HP's inkjet tech to be used for in-home dialysis treatment

The printing technology will be used to provide safe, less-expensive home system for patients.

Inkjet technology isn't just for printers.

Hewlett-Packard has agreed to license its patent on inkjet for use in a treatment system for people suffering kidney failure, according to HP's director of IP licensing, Charlie Chapman.

Sure, the two might sound completely unrelated, but HP's done something similar before: last year, another medical services company licensed inkjet intellectual property to administer vaccines.

HP logo

But this time, HP will allow Home Dialysis Plus, a new company still gathering funding, to use HP's "fluid management" technology used in inkjet printers.

HP uses it to create calculated mixtures of ink and water, which are then delivered through a printer to a piece of paper. Home Dialysis Plus will use it to mix tap water and concentrated dialysis solution at a level customized for patients that can be administered at home rather than at a treatment center.

Patients who must get clinical dialysis three times a week basically have to plan their lives around getting ready for the next treatment, according to HD Plus CEO Michael Baker. A home treatment is more ideal, but getting the correct mixture of water and dialysis fluids is hard and can be prone to human error.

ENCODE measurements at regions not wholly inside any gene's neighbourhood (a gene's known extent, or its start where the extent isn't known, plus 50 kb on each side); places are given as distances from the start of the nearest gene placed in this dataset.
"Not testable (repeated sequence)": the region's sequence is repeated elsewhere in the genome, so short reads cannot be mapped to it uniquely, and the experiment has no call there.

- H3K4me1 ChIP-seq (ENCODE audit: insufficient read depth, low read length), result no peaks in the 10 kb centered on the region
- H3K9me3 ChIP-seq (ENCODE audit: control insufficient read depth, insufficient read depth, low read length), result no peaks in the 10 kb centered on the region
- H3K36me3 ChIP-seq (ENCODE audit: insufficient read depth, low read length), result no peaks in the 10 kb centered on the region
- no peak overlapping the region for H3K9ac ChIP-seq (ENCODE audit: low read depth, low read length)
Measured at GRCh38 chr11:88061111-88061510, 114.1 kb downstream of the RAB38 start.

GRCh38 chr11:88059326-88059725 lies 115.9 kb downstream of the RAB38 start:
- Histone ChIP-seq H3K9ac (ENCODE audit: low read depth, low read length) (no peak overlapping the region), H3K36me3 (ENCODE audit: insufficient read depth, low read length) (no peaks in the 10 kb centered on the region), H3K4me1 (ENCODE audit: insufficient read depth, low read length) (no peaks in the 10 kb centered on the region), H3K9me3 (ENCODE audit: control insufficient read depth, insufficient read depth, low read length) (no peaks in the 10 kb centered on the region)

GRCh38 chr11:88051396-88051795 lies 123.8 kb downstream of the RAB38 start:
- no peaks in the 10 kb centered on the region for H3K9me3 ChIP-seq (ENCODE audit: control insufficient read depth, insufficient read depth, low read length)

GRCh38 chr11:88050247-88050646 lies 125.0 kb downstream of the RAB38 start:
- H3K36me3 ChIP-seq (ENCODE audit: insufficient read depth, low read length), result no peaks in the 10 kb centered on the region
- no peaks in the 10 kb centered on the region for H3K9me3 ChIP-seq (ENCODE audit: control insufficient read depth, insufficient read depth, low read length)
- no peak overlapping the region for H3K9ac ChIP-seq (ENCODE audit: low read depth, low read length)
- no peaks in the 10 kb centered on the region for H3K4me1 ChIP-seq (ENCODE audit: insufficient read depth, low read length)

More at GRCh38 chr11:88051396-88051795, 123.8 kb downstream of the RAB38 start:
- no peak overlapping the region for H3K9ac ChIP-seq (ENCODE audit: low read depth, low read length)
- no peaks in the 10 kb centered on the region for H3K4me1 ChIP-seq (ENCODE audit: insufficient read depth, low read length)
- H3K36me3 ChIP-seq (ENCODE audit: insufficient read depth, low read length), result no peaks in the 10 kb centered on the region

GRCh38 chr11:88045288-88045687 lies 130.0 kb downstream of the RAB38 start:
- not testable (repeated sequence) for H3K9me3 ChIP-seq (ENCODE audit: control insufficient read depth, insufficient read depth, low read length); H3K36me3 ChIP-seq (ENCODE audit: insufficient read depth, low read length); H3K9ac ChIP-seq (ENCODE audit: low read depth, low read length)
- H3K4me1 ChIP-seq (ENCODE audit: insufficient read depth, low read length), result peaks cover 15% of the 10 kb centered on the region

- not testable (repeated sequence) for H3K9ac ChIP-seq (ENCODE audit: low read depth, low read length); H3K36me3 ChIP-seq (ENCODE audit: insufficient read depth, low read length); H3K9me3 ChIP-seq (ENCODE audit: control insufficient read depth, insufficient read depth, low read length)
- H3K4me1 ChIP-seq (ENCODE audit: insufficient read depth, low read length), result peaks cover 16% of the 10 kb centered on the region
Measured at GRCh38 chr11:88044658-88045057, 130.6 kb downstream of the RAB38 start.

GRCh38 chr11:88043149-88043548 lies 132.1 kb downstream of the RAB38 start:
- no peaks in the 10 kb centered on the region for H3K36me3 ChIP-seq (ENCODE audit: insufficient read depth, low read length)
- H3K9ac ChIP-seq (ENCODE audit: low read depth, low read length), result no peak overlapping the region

Baker says the HP printing technology solves that. "It allows us to create a mixture on the fly as treatment is occurring," he said. The HD Plus system also uses the loading system one might find in a printer. Concentrated dialysis solution is contained in modules, like ink cartridges, that snap into the treatment system the way cartridges snap into a printer.

HD Plus says the product using HP's technology is 18 months to two years from completion, at which time it will still have to pass FDA trials.

About the author

Erica Ogg is a CNET News reporter who covers Apple, HP, Dell, and other PC makers, as well as the consumer electronics industry. She's also one of the hosts of CNET News' Daily Podcast. In her non-work life, she's a history geek, a loyal Dodgers fan, and a mac-and-cheese connoisseur. E-mail Erica.

 

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